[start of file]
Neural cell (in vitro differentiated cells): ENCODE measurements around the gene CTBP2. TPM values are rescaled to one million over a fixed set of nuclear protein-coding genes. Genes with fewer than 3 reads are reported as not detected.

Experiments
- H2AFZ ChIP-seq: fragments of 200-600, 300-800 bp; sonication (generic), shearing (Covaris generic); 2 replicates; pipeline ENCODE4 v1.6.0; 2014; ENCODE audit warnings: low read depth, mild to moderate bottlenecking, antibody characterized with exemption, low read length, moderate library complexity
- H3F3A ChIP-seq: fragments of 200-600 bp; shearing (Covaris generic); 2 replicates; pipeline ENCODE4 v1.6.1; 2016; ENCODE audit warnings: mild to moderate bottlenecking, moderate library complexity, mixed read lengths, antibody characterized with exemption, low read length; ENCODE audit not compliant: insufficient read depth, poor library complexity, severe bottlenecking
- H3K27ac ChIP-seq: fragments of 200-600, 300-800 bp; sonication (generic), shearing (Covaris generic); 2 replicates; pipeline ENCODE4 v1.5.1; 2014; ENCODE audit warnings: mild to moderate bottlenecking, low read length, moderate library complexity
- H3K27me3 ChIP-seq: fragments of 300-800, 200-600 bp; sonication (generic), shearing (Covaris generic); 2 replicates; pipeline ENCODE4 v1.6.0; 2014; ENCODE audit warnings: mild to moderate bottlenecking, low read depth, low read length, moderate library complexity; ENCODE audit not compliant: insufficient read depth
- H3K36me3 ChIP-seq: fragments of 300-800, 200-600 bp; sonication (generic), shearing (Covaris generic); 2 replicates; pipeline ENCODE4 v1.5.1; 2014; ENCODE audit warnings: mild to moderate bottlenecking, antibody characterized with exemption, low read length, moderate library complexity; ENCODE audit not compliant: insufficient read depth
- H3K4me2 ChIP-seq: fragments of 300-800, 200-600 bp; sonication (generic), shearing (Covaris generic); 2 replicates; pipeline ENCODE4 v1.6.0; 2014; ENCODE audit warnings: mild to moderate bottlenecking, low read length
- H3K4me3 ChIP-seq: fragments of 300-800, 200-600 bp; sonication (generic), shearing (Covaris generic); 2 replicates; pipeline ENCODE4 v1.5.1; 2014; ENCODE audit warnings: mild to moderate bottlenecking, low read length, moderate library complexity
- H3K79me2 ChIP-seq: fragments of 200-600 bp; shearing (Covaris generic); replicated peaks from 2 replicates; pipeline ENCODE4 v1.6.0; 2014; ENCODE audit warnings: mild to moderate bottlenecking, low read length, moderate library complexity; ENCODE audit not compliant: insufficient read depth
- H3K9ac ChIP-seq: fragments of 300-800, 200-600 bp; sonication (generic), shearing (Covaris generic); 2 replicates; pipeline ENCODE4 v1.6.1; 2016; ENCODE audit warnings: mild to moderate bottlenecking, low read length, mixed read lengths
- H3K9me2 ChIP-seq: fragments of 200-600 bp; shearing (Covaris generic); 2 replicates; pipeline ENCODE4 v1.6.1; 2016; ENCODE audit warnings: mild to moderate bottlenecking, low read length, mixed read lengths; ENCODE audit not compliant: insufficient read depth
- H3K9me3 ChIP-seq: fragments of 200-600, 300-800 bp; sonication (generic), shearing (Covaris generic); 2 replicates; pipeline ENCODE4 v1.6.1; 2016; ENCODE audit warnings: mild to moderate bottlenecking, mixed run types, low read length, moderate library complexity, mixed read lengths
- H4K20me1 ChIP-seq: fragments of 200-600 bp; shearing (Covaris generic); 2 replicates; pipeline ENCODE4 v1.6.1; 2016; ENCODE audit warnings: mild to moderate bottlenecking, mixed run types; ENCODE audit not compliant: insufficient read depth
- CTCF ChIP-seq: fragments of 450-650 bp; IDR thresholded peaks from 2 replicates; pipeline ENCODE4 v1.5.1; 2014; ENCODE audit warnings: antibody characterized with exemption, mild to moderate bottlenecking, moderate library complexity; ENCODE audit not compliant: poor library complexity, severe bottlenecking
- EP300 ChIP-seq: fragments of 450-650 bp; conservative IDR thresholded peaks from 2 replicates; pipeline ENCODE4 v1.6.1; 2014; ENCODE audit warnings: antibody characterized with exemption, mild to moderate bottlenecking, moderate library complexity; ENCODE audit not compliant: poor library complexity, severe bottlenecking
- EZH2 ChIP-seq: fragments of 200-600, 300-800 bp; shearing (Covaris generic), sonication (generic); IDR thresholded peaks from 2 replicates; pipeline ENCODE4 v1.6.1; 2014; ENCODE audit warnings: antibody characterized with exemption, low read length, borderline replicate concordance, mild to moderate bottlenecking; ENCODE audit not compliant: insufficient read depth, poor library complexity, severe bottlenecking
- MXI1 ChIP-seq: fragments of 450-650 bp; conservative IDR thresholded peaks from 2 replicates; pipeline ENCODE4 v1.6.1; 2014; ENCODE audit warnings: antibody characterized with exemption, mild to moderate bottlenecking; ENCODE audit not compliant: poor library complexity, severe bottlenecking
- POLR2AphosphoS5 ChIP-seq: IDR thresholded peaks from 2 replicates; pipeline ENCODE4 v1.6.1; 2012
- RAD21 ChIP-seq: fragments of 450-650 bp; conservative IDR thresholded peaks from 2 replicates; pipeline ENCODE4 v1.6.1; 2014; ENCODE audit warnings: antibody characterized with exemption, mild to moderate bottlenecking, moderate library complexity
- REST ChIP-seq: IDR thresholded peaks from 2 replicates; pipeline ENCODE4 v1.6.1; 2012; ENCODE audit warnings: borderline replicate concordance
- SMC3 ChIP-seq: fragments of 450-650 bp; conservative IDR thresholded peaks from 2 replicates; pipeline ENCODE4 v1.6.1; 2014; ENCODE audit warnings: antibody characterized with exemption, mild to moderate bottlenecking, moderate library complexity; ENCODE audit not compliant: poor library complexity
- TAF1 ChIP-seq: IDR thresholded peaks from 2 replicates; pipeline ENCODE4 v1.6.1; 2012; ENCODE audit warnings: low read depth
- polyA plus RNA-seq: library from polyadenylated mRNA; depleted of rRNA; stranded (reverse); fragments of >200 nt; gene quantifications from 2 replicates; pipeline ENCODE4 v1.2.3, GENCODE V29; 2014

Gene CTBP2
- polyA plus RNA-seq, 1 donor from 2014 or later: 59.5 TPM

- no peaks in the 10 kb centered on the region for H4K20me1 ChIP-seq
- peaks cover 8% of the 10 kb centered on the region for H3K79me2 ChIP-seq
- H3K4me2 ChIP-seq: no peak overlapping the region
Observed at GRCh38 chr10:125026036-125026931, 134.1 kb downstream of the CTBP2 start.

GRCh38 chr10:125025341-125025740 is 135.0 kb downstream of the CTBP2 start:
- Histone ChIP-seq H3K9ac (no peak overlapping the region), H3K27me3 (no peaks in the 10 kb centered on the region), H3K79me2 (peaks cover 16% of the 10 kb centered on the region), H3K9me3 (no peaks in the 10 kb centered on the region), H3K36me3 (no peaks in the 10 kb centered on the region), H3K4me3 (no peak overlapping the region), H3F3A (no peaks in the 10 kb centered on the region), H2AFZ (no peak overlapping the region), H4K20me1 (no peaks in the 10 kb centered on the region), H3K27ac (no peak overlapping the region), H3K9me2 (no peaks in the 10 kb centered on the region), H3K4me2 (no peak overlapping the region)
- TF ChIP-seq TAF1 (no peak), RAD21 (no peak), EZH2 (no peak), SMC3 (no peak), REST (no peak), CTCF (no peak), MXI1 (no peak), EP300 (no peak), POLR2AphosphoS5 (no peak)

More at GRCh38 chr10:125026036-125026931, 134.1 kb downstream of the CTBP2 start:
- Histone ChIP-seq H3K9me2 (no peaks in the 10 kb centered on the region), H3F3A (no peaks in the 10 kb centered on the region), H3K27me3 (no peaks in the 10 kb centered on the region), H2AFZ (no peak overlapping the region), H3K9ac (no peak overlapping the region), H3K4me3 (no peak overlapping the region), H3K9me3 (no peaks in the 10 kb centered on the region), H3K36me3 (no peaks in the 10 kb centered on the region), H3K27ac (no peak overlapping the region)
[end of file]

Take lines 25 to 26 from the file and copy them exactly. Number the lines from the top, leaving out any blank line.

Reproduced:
Gene CTBP2
- polyA plus RNA-seq, 1 donor from 2014 or later: 59.5 TPM